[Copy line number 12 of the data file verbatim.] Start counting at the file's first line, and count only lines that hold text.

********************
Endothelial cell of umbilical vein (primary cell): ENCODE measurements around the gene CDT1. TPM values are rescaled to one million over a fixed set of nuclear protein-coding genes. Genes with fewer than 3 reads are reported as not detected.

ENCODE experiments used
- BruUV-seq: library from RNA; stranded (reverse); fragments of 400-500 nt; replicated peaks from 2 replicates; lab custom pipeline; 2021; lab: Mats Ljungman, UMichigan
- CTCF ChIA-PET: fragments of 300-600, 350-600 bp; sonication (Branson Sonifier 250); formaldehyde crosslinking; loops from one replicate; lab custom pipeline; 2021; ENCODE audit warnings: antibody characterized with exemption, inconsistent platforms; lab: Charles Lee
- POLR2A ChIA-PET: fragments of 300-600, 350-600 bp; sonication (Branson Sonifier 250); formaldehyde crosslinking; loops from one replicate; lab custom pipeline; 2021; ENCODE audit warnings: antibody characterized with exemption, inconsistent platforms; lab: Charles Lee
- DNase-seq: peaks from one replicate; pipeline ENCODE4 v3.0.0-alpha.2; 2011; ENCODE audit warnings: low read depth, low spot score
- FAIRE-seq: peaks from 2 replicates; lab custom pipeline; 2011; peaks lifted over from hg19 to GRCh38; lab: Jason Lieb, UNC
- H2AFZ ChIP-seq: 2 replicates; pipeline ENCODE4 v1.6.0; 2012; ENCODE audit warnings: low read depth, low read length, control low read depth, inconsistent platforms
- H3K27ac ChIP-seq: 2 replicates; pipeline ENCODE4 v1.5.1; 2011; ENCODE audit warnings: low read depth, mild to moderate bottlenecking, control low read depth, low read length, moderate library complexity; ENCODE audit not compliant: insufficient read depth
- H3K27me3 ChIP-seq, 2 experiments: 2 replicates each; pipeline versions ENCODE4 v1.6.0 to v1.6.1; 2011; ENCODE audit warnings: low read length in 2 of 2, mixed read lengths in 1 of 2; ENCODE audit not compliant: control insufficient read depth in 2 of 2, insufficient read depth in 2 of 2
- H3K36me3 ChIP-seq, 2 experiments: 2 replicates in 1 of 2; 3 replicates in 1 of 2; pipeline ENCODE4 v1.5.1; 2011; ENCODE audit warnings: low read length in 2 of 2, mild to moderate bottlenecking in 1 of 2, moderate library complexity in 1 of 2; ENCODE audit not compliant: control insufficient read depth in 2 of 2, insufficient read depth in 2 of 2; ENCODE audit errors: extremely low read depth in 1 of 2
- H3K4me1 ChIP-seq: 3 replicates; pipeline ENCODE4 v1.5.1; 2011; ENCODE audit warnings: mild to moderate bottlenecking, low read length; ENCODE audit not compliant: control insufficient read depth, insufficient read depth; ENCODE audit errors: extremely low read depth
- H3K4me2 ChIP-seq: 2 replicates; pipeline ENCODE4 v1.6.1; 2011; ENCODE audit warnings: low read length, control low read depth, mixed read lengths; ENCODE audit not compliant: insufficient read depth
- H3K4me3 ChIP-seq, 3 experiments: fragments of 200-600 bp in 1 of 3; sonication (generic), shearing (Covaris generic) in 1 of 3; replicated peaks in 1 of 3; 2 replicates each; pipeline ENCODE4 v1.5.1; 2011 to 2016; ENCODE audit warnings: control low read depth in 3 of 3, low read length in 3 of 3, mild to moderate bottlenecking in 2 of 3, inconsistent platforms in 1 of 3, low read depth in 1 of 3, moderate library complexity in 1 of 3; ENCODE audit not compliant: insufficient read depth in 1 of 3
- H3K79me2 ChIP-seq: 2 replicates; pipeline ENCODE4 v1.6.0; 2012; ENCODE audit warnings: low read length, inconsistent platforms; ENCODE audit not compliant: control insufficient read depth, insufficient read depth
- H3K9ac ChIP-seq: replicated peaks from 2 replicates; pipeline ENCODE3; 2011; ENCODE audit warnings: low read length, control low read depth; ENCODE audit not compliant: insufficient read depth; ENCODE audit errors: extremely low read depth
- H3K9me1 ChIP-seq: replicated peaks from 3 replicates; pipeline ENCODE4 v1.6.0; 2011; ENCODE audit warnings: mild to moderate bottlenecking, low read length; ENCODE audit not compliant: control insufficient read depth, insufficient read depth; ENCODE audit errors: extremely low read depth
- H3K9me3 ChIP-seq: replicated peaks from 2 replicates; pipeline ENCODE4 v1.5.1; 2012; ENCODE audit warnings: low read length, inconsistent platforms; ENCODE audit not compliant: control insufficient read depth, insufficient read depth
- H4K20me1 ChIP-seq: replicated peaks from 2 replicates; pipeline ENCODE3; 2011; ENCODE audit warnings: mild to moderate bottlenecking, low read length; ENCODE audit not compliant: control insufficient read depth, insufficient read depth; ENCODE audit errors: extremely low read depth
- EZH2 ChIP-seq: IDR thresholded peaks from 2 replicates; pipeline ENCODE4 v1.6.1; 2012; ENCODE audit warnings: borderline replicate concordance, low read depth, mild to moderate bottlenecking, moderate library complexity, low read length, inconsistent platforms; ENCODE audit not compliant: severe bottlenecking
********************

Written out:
- H3K4me1 ChIP-seq: 3 replicates; pipeline ENCODE4 v1.5.1; 2011; ENCODE audit warnings: mild to moderate bottlenecking, low read length; ENCODE audit not compliant: control insufficient read depth, insufficient read depth; ENCODE audit errors: extremely low read depth